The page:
IAI-HAL NRUAV UAV
The Indian Navy in 2006-07 had funded HAL to convert the Alouttee helicopters(Chetak) into rotary-wing UAVs, the project consists of a Malat-made Heli Modification Suite (HeMoS) fitted on HAL's Chetan, an upgraded Chetak. IAI's Malat Naval Rotary UAV (NRUAV) system replaces a manned helicopter's avionics with the flight control system from IAI's Heron UAV. The system is designed to carry a variety of ISR payloads including SAR, EO, and SIGINT. India began development of a NRUAV system for the Chetak (Alouette III) beginning in 2008. The system would be capable of missions 6 hours in duration at a range of 120 km from the launching ship.
The IAI-HAL NRUAV project consists of a Malat-made Helicopter Modification Suite (HeMoS) fitted on HAL's Chetan, an upgraded Chetak with Turbomeca TM 333 2M2 engines. The helicopter is planned to be used for unmanned operations and advanced intelligence, surveillance and reconnaissance (ISR) missions from warship decks.
The IAI Naval Rotary UAV (NRUAV) is a tactical unmanned rotorcraft designed to provide over the horizon targeting (OTHT), real-time battle damage assessment (BDA) and intelligence, surveillance and reconnaissance (ISR) missions. It is based on IAI's Malat-made Helicopter Modification Suite (HeMoS) platform. The NRUAV features automatic take-off and landing (ATOL) from warships and fully redundant system. It is equipped with a line-of-sight data link and can accommodate a variety of payloads such as electro-optical sensors, multi-mode radars, electronic support measures (ESM) or Communications Intelligence (COMINT) payload.
The NRUAV is capable of climbing to an altitude of 4600 meters, its range is 150 km, and the maximum flight duration is six hours. It has a maximum speed of 100 knots (185 km / h), a loitering speed of 60 knots (111 km / h) and can carry a load weighing up to 220 kg, consisting of a versatile multi-sensor kit with advanced capabilities. The kit includes day and night optoelectronics, which also provides automatic tracking and range measurement to the target, a multi-mode radar that provides sea surveillance and long-range observation, a synthetic aperture radar (SAR) and an inverse synthetic aperture radar (Inverse SAR) with selection modes for moving ground and air targets, navigation and avoidance of adverse atmospheric phenomena. In addition, the drone can carry either a radio intelligence sensor, or an electronic warfare sensor. The system communicates with the ground control station via a data transmission channel within the line of sight.
Israel's MALAT unveiled the Maritime Naval Rotary Unmanned Aerial Vehicle (NRUAV) being developed with under cooperation with India at at IMDEX 09 in May 2009. In fact, the platform for the first NRUAV was the Chetak (Alouette III), widely used by the Indian Navy. The helicopter could be deployed for mission of 6 hours, up to a distance of 120 km from the launching vessel.
Employed as an ‘elevated mast’, NRUAV can extend the vessel’s coverage over a much larger area, providing early warning and detection of aircraft, and cruise missiles, surface vessels and even subsurface activity. For example, its radar could easily detect a patrol boat from 80 nautical miles, automatically detect and track surface targets and effectively handle 64 airborne targets. Being transformed into a pilotless platform, the helicopter will be equipped with multiple payloads, for multi-mission performance, enabling aerial shipborne resupply, maritime surveillance and other missions to continue regardless on weather conditions.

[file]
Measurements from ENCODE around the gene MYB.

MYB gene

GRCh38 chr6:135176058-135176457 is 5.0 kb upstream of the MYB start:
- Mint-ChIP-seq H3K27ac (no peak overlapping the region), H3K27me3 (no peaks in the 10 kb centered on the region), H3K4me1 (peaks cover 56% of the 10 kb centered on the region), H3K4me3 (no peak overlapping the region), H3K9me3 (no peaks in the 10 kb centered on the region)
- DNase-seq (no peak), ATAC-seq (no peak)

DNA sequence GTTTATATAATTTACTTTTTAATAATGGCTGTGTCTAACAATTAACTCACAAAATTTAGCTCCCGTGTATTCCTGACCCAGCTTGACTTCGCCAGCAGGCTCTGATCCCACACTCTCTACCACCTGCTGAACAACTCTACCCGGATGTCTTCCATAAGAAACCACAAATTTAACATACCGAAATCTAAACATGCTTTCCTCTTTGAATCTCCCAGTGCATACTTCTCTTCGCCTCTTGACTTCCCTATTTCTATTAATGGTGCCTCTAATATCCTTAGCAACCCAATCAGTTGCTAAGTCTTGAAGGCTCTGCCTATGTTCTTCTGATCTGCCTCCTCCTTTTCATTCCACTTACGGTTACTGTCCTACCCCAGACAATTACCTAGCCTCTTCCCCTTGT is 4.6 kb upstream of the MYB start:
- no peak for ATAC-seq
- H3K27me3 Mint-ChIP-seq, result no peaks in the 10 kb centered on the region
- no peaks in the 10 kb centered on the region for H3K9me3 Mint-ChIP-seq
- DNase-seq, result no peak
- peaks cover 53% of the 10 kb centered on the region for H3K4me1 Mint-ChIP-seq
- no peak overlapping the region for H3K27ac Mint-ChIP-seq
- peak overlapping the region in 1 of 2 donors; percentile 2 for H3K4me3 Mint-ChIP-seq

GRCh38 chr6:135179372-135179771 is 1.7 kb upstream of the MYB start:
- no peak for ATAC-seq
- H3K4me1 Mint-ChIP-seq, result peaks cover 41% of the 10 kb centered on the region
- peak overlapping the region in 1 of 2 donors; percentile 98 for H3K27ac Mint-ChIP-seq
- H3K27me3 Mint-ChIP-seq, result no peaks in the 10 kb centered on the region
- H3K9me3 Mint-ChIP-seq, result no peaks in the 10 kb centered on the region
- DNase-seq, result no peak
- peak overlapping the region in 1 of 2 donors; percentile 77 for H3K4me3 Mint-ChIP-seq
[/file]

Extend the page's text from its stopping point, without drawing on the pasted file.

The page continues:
NRUAV UAV is based on a set of transformation into a helicopter system HeMoS (Helicopter Modification Suite) developed by IAI Malat. HeMoS can automatically take off and land from ships, assess combat damage and round-the-clock, over-the-horizon target designation in adverse weather conditions. “The naval UAV meets a wide range of operational needs, such as being invaluable in the fight against illegal fishing, piracy, insurgent activity and other activities aimed at undermining the country's sovereignty,” Beechman continued. "This highly efficient system makes an important contribution to creating an integrated perception of the maritime environment without risking human lives."
It has been demonstrated that automatic landing, relying on closely coordinating the helicopter’s flight controls in reference to the, ship’s landing deck rolling under high sea conditions is safer than a pilot controlled landing under such conditions. The NRUAV features automatic take-off and landing from aviation capable ships and from unprepared landing sites.
Among the sensor suites that can be carried by the NRUAV are different Maritime Surveillance Radar systes, capable of surface and counter-submarine operation, resolution sharpening, synthetic apperture radar (SAR) and Inverse SAR modes. Electro-optical payloads are also carried. Airborne intelligence also accommodate electronic – a SIGNIT/COMINT Suite that can be carried on UAVs, like the EL/K-7071 COMINT and EL/K-7071 SIGINT systems EL/L-8385 Electronic Support measures (ESM). Among the optronic payloads, stabilized Plug-In Optronic Payload (POP) Family on display includes POP300LR Observer, Mini-POP and Multi-Mission Optronic Stabilized Payload – MOSP3000. The entire sensor suit is controlled from the ship’s command information center (CIC).